Placido Domingo, tenor/conductor, Metropolitan Opera

Bravo Maestro!

[Ruth]

 

Stepping into Vaughan Williams’ shoes

Behind the Lines: The music and composers of the First World WarJust when you thought Westminster Music Library’s Behind the Lines programme* was drawing to a close, along comes another workshop, featuring the First World War music of Ralph Vaughan Williams.

This was a specially commissioned adult music workshop for members of Open Age, an organisation with whom Westminster Music Library has forged a fond and fruitful relationship in recent years.

Thanks to generous funding from the Vaughan Williams Charitable Trust, we were able to re-enlist musicians from The Royal Philharmonic Orchestra to facilitate a workshop, focusing on the life and music of Vaughan Williams during The Great War, a composer who holds a special place in our hearts as he opened the library to the public in 1948.

This was also to be a morning of ceremony as we were joined by two distinguished guests – Lt. Cdr Tony Pringle and Honorary Alderman Frances Blois – the former to present to the City of Westminster a copy of the magnificent reference guide – Stepping Forward” – a tribute to the Volunteer Military Reservists and Supporting Auxiliaries of Greater London 1908 – 2014, compiled by The Reserve Forces’ and Cadets’ Association for Greater London. The book was first published in 2008 as a simple guide to Titles and Battle Honours of the Territorial Army in Greater London since 1908. This new and revised edition now includes all Reserve unit links with the London Boroughs (including Westminster) and contains historical listings of Reserve Forces Centres and the locations of memorials to the fallen.

Open Age workshop on Vaughan Williams, November 2014

But back to the music… the focus was first on A Pastoral Symphony. Contemplative in nature, it’s a meditation on a lost generation as well as a celebration of the return of peace; the work embodies a hope that the nation might be healed and made whole again.  This symphony is the third of nine symphonies he wrote, and was composed between 1916 and 1921.  It reflects Vaughan Williams’ experiences in France as a wagon orderly during WW1, not the common misconception that it reflected the English countryside.  The final movement of this symphony includes a wordless soprano line, which the group learnt as the first interactive group activity.  In performance, this is often sung by the soprano from a distance to create a sense of space and emptiness, adding a ghostly lament to the music that depicts the tragedy of the war.  The first half of the session also included an in-depth discussion about the composer and his music.

Following a break we moved on to look at Dona Nobis Pacem – a cantata written at a time when the country was slowly awakening to the possibility of a second European conflict.

Premiered in 1936 and with its dramatic settings of Latin liturgical text and Walt Whitman’s poetry, its emphasis is on reconciliation. Dona Nobis Pacem was performed at countless festivals and concerts in the years leading up to the Second World War.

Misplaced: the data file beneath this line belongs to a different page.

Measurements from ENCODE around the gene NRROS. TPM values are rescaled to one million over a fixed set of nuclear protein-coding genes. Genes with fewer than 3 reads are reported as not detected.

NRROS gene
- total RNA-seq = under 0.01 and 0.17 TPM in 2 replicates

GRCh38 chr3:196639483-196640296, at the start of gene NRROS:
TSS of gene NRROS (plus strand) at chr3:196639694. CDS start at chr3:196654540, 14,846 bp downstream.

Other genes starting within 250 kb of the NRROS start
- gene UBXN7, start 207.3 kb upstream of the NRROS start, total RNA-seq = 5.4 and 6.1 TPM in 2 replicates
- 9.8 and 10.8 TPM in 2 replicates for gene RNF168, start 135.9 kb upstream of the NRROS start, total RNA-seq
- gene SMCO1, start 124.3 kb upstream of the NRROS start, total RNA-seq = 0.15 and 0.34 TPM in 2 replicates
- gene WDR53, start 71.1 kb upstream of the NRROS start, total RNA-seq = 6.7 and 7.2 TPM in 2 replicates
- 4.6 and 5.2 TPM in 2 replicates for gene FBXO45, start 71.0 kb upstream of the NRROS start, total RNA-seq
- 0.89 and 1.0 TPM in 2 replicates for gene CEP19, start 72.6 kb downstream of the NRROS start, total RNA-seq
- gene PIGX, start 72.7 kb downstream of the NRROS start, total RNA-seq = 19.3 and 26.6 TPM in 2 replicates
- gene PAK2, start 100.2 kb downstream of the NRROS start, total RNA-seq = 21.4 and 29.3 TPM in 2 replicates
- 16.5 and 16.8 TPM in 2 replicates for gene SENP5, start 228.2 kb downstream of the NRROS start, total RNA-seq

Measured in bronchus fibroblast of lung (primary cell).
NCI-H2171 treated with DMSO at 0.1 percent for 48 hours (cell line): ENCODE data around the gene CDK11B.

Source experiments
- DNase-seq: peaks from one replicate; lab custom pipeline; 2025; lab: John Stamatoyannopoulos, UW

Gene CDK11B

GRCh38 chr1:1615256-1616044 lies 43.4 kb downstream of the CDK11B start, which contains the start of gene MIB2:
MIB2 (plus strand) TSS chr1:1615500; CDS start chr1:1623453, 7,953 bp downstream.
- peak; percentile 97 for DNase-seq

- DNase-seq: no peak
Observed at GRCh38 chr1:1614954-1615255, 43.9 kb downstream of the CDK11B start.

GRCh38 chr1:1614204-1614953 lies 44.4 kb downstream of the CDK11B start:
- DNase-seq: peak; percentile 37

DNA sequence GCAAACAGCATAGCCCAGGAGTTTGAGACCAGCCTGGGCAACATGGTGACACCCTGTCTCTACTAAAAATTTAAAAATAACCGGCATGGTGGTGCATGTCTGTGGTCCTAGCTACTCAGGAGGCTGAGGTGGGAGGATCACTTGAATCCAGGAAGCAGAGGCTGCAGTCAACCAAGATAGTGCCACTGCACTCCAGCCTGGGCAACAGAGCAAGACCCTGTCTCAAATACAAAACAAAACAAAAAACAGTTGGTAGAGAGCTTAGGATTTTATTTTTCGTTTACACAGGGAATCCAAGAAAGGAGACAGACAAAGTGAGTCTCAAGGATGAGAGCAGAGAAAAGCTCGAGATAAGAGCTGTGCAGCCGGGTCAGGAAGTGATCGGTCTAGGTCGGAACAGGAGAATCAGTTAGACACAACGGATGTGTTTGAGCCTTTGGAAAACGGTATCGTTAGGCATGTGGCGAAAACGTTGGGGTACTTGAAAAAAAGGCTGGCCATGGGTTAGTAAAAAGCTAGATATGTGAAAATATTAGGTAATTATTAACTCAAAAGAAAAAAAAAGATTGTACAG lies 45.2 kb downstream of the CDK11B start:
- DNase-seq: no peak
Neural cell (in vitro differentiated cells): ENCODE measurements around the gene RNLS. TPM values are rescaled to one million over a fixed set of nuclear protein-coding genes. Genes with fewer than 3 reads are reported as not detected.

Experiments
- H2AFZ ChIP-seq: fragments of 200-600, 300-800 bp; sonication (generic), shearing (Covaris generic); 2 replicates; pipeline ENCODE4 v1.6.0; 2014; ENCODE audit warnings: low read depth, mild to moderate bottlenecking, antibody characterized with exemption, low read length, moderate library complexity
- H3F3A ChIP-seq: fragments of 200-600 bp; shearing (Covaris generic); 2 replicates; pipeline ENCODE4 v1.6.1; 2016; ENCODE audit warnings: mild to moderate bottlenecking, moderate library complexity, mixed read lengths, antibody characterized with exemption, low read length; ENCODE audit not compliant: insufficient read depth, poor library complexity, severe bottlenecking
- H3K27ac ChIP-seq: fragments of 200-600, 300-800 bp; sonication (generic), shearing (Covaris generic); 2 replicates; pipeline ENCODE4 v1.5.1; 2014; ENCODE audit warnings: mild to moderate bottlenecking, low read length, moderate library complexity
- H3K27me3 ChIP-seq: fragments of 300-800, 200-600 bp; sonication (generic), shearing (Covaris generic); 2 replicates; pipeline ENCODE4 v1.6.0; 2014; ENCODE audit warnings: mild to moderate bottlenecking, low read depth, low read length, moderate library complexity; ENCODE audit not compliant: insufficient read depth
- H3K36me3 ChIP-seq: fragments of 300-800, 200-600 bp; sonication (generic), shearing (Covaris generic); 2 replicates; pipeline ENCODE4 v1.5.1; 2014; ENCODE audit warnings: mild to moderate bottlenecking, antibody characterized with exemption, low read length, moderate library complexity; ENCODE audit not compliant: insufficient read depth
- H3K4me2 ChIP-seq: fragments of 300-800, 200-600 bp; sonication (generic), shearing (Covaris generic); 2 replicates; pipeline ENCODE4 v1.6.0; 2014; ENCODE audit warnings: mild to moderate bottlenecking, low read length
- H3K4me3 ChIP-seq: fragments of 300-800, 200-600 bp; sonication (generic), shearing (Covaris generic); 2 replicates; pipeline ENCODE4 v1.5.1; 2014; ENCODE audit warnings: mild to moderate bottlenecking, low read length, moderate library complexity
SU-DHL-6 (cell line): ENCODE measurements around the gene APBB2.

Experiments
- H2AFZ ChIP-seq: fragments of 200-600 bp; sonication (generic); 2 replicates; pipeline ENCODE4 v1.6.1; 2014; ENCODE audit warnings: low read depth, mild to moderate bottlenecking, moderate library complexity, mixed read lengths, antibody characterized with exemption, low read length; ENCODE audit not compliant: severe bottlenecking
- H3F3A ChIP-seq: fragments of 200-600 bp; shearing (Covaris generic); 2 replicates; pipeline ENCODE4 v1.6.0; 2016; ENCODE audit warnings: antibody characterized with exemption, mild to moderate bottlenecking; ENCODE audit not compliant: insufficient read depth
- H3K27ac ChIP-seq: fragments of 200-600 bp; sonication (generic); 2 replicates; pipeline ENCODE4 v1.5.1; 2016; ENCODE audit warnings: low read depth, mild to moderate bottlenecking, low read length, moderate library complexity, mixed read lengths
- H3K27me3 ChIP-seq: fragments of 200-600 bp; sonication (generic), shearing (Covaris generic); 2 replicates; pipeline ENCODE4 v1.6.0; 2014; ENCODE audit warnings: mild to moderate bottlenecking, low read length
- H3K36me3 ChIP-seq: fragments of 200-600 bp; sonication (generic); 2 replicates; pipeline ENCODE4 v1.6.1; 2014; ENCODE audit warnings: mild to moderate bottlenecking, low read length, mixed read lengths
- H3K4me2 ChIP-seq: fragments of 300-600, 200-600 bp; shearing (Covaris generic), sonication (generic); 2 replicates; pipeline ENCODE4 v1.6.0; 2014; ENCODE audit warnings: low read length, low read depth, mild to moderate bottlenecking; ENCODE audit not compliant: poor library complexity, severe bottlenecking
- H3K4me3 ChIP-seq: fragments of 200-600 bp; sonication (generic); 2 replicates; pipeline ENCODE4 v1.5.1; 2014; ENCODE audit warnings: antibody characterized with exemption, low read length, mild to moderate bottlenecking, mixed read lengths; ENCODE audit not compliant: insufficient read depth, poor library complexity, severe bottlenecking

Open Age workshop on Vaughan Williams, November 2014

Given its connections with both World Wars it reminds us that war inevitably brings misery and loss. Vaughan Williams, like everyone else, was a member of his community, and while he was ready to warn his countrymen of the horrors that might lie ahead, he had no hesitation in playing his part in both of the Great Wars once they had started.

Following an interesting discussion between the musicians and participants, the whole group performed their version of two sections of the cantata:  Agnus Dei – a fervent cry for peace, and Dirge for Two Veterans – a mother, portrayed by the moon, watches over the funeral march for her son and husband, who were killed together, symbolic of all families’ losses in lives cut short from one generation to the next.

Presentation of the book 'Stepping Forward' - Open Age workshop on Vaughan Williams, November 2014

Time was rapidly running out on our workshop and there was still an important presentation to be made. On behalf of the Reserve Forces and Cadets’ Association for Greater London, Lt Cdr Tony Pringle presented Honorary Alderman Frances Blois with “Stepping Forward”, in memory of all those men and women from the City of Westminster who gave their lives in the Great War 1914-1918. A fitting finale to our workshop, and one which I suspect RVW would have approved.

[Ruth]


* Between September 2013 and August 2014, to mark the 100th anniversary of the outbreak of the First World War, Westminster Music Library teamed up with the Royal Philharmonic Orchestra for a programme of workshops focusing on composers who lived through and were influenced by the conflict.

Funded by Arts Council England, Behind the Lines featured interactive and creative workshops for adults, families and primary and secondary school children and concluded with an inter-generational Summer School and final performance at St John’s Smith Square. Using the resources and collections of Westminster Music Library and the expertise of its staff, the workshops were facilitated by a team of musicians from the RPO.